If you’ve ever been to college, you’ve seen the Mary Kay posters taped to the bathroom mirror with Feminist Society graffiti written all over it. I often stare at these doodles, thanking God my three younger sisters have a few years before they have to stand over public sinks contemplating this crap.
CoverGirl cosmetics has partnered with Girls Who Code to spark an interest in computer coding within girls across the nation. The campaign reaches young women on their level, and doesn’t rumble with traditional beauty stereotypes but focus on the untapped potential of female intellects.
The biggest barrier for young women today are the psychological confinements built from gender roles. It’s a hot mess that even the feminist movement has had trouble sorting through. Are cosmetics the sexualization of women, making them a mindless commodity? Or is makeup a tool for the personal expression and accentuation of feminine prowess?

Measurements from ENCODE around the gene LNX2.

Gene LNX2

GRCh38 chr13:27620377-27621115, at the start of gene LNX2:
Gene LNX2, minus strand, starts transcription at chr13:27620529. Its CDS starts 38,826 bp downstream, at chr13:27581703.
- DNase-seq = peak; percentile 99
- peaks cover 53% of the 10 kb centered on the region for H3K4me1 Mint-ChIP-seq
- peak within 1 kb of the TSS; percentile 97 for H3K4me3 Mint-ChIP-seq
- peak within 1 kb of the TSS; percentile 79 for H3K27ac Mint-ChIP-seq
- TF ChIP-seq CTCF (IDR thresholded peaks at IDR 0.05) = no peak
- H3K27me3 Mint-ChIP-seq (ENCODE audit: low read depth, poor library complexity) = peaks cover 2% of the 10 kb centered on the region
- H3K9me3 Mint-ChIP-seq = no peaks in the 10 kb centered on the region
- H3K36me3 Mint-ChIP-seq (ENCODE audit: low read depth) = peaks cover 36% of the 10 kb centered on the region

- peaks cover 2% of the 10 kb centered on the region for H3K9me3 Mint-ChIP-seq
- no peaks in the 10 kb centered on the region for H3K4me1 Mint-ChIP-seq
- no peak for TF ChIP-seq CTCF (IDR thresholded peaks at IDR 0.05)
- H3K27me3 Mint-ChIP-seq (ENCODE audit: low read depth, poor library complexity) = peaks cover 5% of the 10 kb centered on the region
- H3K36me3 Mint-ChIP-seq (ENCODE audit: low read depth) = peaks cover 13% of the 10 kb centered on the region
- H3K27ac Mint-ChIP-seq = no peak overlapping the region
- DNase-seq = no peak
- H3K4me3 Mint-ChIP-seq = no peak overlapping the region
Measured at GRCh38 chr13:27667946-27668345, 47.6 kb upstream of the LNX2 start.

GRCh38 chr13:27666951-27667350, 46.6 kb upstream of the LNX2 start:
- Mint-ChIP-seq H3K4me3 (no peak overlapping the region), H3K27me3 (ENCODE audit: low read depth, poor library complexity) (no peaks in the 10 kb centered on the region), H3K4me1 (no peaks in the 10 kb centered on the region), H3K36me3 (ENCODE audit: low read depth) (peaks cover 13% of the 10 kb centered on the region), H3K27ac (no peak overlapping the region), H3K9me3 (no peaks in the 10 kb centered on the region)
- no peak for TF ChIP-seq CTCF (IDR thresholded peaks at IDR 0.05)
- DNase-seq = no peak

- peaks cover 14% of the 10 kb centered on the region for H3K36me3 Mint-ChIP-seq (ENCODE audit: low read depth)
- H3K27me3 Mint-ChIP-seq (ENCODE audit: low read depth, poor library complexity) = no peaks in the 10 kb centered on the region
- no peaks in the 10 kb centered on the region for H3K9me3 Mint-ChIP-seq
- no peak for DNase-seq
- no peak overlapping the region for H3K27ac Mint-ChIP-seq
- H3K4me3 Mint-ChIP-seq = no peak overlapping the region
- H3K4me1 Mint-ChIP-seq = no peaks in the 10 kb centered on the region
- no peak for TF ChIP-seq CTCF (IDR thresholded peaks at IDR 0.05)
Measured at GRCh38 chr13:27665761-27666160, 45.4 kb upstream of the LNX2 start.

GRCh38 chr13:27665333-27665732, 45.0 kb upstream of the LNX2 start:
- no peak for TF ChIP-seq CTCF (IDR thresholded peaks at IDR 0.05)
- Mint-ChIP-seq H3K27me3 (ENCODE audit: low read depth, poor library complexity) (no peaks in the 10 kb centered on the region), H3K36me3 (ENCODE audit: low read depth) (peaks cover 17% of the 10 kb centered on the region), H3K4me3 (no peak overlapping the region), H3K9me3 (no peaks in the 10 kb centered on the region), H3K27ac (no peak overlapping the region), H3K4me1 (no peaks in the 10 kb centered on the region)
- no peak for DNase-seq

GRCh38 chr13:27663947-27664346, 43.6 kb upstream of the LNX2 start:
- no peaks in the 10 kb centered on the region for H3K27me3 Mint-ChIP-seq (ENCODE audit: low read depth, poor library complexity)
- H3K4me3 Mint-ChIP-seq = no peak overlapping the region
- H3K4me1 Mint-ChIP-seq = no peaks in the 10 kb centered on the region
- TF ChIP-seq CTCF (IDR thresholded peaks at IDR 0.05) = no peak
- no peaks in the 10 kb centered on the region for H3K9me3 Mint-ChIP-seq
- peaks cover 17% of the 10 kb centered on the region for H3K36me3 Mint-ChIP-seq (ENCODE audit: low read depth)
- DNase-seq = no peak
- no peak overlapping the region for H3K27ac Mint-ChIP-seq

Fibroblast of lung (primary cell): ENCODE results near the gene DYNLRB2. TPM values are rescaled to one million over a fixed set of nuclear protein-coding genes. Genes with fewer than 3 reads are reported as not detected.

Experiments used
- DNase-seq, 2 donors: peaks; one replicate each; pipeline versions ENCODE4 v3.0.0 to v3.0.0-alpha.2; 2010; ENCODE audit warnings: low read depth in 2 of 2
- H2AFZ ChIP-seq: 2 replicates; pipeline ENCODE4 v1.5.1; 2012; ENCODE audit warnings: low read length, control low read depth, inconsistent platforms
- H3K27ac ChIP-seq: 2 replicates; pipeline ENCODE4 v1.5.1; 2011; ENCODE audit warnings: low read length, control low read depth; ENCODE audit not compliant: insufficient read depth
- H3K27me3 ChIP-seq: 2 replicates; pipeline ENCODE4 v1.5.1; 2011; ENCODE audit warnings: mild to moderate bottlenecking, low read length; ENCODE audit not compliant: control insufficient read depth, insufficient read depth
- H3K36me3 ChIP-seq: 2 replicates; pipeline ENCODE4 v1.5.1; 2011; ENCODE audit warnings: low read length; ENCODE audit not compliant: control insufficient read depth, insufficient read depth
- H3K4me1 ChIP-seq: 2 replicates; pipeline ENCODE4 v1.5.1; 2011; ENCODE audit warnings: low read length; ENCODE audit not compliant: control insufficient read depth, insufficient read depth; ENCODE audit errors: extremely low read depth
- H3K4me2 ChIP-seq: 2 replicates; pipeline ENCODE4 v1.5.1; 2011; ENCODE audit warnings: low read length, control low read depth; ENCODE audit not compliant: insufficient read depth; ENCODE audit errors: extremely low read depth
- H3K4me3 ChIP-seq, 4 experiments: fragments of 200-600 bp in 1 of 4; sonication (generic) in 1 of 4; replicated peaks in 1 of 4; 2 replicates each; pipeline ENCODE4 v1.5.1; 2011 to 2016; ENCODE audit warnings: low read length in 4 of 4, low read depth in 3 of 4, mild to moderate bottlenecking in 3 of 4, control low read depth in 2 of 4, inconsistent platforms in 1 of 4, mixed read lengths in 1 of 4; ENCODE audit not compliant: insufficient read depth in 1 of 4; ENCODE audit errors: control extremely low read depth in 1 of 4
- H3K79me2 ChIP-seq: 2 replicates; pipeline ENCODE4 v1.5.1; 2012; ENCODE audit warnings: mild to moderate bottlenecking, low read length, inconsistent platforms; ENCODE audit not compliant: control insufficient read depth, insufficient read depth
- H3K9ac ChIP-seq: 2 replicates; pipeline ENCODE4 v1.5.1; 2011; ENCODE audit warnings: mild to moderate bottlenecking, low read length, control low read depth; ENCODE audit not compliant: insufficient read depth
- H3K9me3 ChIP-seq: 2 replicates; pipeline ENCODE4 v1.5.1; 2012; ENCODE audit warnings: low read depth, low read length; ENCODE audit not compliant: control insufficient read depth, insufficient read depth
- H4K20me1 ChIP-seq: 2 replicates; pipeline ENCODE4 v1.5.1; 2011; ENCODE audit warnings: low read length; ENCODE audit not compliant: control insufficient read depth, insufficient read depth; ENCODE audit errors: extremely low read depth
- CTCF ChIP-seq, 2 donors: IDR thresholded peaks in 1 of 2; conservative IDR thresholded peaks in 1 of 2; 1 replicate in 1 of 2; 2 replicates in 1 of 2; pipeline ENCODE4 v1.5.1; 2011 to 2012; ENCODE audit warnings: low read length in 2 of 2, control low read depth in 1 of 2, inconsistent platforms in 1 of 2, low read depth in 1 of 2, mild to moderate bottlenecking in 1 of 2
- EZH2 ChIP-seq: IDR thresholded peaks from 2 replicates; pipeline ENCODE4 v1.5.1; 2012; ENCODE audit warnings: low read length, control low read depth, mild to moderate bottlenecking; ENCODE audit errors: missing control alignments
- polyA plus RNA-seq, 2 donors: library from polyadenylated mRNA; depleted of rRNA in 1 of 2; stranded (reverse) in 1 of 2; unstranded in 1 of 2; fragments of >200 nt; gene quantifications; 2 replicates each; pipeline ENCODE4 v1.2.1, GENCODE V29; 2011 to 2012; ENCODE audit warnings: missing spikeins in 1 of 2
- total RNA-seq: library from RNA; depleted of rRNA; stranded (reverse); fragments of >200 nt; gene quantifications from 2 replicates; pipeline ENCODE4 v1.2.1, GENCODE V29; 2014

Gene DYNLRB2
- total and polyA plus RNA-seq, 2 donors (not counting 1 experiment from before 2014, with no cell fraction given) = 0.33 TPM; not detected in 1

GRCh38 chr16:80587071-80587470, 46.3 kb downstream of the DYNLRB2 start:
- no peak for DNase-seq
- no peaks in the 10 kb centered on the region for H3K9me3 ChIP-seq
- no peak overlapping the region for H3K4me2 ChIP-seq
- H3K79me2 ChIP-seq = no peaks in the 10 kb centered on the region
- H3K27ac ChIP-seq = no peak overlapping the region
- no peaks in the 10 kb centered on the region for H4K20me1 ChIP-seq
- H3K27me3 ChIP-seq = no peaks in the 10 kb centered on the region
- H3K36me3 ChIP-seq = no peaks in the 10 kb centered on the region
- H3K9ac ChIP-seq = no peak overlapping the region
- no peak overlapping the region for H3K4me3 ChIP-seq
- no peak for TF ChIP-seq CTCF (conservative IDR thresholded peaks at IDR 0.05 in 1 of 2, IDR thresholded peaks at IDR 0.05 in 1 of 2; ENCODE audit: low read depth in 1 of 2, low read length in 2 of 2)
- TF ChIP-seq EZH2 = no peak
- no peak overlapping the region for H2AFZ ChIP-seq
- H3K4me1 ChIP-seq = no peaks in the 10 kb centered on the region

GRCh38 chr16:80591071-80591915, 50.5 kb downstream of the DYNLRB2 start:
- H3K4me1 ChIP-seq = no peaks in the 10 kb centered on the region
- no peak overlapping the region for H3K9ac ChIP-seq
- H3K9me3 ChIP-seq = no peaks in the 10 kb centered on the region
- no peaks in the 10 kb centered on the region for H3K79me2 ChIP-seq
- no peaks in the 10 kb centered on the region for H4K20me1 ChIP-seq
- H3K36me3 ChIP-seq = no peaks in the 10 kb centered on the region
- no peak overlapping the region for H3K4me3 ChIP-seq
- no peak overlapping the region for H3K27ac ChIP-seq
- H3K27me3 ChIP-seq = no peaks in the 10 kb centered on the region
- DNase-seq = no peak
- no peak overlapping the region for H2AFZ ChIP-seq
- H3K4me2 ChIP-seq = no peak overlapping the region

Covergirl’s Girls Who Code campaign is perfect for approaching this age group. I live in a suburban neighborhood of middle school girls. And I can tell you, whether its poorly applied eye shadow or a smear of cherry scented lip balm these are the years we explore makeup.
It seems girls are more often tokens in the movement, when these developing divas should become a focus for influence that is suitable to their stage in life. We get into these grand discussions about sexual orientation and political policy, taking less and less time to groom the youngest of the lot.
In a movement that seeks to make every tomorrow a little better, young women should become a bigger focus. Right now, they’re just nosy little mice listening in on the world’s conversation.